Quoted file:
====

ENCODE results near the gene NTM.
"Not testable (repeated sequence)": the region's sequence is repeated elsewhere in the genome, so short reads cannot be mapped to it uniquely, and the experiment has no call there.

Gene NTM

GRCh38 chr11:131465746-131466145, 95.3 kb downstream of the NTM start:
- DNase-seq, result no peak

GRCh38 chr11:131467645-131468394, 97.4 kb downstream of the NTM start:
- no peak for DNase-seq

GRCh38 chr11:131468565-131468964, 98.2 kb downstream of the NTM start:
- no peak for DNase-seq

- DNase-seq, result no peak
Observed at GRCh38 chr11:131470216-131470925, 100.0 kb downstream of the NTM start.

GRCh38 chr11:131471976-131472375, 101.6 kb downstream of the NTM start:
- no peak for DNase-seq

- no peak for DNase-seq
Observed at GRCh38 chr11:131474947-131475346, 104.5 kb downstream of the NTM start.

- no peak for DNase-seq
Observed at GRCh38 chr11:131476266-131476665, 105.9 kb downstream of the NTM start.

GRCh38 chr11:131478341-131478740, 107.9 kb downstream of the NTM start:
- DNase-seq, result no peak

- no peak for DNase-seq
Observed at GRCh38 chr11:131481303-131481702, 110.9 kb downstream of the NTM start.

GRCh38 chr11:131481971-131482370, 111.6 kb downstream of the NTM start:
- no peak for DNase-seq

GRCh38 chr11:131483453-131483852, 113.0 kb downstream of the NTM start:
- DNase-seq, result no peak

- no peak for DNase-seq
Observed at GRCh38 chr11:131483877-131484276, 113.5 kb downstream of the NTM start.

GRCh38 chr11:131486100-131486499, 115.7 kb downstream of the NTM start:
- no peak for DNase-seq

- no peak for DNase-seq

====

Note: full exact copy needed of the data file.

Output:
ENCODE results near the gene NTM.
"Not testable (repeated sequence)": the region's sequence is repeated elsewhere in the genome, so short reads cannot be mapped to it uniquely, and the experiment has no call there.

Gene NTM

GRCh38 chr11:131465746-131466145, 95.3 kb downstream of the NTM start:
- DNase-seq, result no peak

GRCh38 chr11:131467645-131468394, 97.4 kb downstream of the NTM start:
- no peak for DNase-seq

GRCh38 chr11:131468565-131468964, 98.2 kb downstream of the NTM start:
- no peak for DNase-seq

- DNase-seq, result no peak
Observed at GRCh38 chr11:131470216-131470925, 100.0 kb downstream of the NTM start.

GRCh38 chr11:131471976-131472375, 101.6 kb downstream of the NTM start:
- no peak for DNase-seq

- no peak for DNase-seq
Observed at GRCh38 chr11:131474947-131475346, 104.5 kb downstream of the NTM start.

- no peak for DNase-seq
Observed at GRCh38 chr11:131476266-131476665, 105.9 kb downstream of the NTM start.

GRCh38 chr11:131478341-131478740, 107.9 kb downstream of the NTM start:
- DNase-seq, result no peak

- no peak for DNase-seq
Observed at GRCh38 chr11:131481303-131481702, 110.9 kb downstream of the NTM start.

GRCh38 chr11:131481971-131482370, 111.6 kb downstream of the NTM start:
- no peak for DNase-seq

GRCh38 chr11:131483453-131483852, 113.0 kb downstream of the NTM start:
- DNase-seq, result no peak

- no peak for DNase-seq
Observed at GRCh38 chr11:131483877-131484276, 113.5 kb downstream of the NTM start.

GRCh38 chr11:131486100-131486499, 115.7 kb downstream of the NTM start:
- no peak for DNase-seq

- no peak for DNase-seq